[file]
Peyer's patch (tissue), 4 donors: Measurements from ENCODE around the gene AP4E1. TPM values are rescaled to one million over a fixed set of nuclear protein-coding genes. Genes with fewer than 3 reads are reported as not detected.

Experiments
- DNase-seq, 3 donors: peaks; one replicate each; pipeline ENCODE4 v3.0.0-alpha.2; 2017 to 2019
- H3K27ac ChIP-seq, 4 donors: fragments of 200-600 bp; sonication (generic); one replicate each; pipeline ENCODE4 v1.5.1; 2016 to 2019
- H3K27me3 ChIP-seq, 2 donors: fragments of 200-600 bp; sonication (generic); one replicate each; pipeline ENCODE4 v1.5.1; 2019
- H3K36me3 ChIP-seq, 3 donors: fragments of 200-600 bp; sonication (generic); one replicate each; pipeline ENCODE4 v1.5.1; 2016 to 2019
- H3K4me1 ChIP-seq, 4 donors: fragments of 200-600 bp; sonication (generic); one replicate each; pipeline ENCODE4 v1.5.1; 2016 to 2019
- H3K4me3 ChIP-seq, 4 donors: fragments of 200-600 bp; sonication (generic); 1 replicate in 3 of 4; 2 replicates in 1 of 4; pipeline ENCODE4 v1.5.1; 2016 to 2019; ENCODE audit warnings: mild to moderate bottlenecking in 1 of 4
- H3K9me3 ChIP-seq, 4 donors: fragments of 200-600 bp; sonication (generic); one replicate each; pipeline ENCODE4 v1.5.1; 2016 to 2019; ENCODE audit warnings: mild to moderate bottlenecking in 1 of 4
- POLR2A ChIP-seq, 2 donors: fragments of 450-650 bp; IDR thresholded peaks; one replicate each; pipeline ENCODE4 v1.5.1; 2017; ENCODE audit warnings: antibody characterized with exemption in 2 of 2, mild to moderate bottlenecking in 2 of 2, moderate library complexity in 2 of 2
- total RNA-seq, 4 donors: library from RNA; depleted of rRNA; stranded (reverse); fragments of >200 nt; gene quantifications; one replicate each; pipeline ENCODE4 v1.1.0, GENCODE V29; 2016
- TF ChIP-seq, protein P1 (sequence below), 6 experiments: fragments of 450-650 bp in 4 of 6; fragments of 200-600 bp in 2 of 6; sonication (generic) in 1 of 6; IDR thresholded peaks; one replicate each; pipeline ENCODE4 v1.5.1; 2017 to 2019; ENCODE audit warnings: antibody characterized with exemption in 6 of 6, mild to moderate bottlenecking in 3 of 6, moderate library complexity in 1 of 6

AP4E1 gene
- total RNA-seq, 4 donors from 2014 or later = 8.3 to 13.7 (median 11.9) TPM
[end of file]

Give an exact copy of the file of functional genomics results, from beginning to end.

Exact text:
Peyer's patch (tissue), 4 donors: Measurements from ENCODE around the gene AP4E1. TPM values are rescaled to one million over a fixed set of nuclear protein-coding genes. Genes with fewer than 3 reads are reported as not detected.

Experiments
- DNase-seq, 3 donors: peaks; one replicate each; pipeline ENCODE4 v3.0.0-alpha.2; 2017 to 2019
- H3K27ac ChIP-seq, 4 donors: fragments of 200-600 bp; sonication (generic); one replicate each; pipeline ENCODE4 v1.5.1; 2016 to 2019
- H3K27me3 ChIP-seq, 2 donors: fragments of 200-600 bp; sonication (generic); one replicate each; pipeline ENCODE4 v1.5.1; 2019
- H3K36me3 ChIP-seq, 3 donors: fragments of 200-600 bp; sonication (generic); one replicate each; pipeline ENCODE4 v1.5.1; 2016 to 2019
- H3K4me1 ChIP-seq, 4 donors: fragments of 200-600 bp; sonication (generic); one replicate each; pipeline ENCODE4 v1.5.1; 2016 to 2019
- H3K4me3 ChIP-seq, 4 donors: fragments of 200-600 bp; sonication (generic); 1 replicate in 3 of 4; 2 replicates in 1 of 4; pipeline ENCODE4 v1.5.1; 2016 to 2019; ENCODE audit warnings: mild to moderate bottlenecking in 1 of 4
- H3K9me3 ChIP-seq, 4 donors: fragments of 200-600 bp; sonication (generic); one replicate each; pipeline ENCODE4 v1.5.1; 2016 to 2019; ENCODE audit warnings: mild to moderate bottlenecking in 1 of 4
- POLR2A ChIP-seq, 2 donors: fragments of 450-650 bp; IDR thresholded peaks; one replicate each; pipeline ENCODE4 v1.5.1; 2017; ENCODE audit warnings: antibody characterized with exemption in 2 of 2, mild to moderate bottlenecking in 2 of 2, moderate library complexity in 2 of 2
- total RNA-seq, 4 donors: library from RNA; depleted of rRNA; stranded (reverse); fragments of >200 nt; gene quantifications; one replicate each; pipeline ENCODE4 v1.1.0, GENCODE V29; 2016
- TF ChIP-seq, protein P1 (sequence below), 6 experiments: fragments of 450-650 bp in 4 of 6; fragments of 200-600 bp in 2 of 6; sonication (generic) in 1 of 6; IDR thresholded peaks; one replicate each; pipeline ENCODE4 v1.5.1; 2017 to 2019; ENCODE audit warnings: antibody characterized with exemption in 6 of 6, mild to moderate bottlenecking in 3 of 6, moderate library complexity in 1 of 6

AP4E1 gene
- total RNA-seq, 4 donors from 2014 or later = 8.3 to 13.7 (median 11.9) TPM